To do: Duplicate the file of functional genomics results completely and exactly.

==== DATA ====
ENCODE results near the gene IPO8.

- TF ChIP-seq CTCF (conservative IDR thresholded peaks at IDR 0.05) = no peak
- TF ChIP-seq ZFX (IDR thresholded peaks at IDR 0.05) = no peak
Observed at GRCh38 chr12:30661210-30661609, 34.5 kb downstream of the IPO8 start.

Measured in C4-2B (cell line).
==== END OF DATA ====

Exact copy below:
ENCODE results near the gene IPO8.

- TF ChIP-seq CTCF (conservative IDR thresholded peaks at IDR 0.05) = no peak
- TF ChIP-seq ZFX (IDR thresholded peaks at IDR 0.05) = no peak
Observed at GRCh38 chr12:30661210-30661609, 34.5 kb downstream of the IPO8 start.

Measured in C4-2B (cell line).